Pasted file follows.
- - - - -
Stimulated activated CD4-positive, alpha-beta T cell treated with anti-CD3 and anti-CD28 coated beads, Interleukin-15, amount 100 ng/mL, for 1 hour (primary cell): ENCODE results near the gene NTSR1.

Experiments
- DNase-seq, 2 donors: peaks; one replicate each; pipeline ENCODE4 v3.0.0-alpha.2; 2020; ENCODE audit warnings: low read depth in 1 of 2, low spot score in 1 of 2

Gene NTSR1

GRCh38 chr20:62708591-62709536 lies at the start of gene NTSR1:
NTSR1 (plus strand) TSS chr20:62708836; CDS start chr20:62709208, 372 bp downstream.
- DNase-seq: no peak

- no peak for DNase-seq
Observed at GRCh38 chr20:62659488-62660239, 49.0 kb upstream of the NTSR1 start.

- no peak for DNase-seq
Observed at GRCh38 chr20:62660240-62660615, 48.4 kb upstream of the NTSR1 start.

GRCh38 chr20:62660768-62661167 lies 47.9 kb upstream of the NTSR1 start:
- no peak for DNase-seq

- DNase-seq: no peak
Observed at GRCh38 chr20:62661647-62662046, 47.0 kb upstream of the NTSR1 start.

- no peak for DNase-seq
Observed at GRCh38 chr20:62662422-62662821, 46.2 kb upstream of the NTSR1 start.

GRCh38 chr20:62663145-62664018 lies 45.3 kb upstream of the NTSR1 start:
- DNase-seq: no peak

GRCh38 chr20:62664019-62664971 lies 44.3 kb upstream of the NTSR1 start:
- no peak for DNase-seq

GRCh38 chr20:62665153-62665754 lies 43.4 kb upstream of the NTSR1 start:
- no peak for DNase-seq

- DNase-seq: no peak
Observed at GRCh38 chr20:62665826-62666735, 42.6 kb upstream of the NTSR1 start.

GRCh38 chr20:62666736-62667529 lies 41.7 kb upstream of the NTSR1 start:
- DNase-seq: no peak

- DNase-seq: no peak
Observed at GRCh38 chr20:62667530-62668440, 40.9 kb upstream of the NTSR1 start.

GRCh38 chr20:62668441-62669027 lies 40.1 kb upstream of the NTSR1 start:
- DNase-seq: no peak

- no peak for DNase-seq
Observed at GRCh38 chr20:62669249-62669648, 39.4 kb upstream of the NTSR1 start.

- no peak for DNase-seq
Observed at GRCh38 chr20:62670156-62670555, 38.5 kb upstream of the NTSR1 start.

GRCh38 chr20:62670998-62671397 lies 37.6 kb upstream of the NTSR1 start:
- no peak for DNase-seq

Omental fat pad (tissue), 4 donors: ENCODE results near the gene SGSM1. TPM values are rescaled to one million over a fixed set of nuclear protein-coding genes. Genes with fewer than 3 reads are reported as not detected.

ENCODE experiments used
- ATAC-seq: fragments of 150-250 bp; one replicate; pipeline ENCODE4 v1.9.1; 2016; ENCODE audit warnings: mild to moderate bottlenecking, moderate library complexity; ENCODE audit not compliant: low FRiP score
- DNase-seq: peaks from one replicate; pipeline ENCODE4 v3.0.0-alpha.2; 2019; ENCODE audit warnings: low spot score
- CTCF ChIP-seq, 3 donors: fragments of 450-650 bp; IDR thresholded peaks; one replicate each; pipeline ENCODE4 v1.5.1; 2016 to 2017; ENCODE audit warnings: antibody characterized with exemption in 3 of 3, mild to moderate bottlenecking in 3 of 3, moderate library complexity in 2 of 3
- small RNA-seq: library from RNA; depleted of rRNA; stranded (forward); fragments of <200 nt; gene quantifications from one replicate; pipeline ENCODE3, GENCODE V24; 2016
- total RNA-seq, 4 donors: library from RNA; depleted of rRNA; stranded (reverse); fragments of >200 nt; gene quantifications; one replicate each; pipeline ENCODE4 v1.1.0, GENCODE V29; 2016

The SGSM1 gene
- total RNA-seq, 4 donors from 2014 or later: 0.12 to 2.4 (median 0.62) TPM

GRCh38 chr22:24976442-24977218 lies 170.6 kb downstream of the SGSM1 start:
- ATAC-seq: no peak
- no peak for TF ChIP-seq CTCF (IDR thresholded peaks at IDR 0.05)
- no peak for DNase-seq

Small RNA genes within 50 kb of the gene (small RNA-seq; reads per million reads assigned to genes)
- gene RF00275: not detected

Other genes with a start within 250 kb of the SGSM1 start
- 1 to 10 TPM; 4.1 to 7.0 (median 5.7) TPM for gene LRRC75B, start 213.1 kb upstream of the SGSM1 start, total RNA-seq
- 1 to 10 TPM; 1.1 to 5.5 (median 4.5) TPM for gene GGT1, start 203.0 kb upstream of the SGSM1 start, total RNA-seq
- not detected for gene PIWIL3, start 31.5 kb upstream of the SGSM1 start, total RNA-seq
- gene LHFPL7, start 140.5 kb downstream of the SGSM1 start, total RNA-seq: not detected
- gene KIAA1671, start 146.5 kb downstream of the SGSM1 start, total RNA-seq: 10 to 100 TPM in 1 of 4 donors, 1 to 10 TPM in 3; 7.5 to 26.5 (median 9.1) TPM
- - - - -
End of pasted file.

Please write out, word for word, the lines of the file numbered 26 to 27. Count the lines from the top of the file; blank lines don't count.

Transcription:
GRCh38 chr20:62666736-62667529 lies 41.7 kb upstream of the NTSR1 start:
- DNase-seq: no peak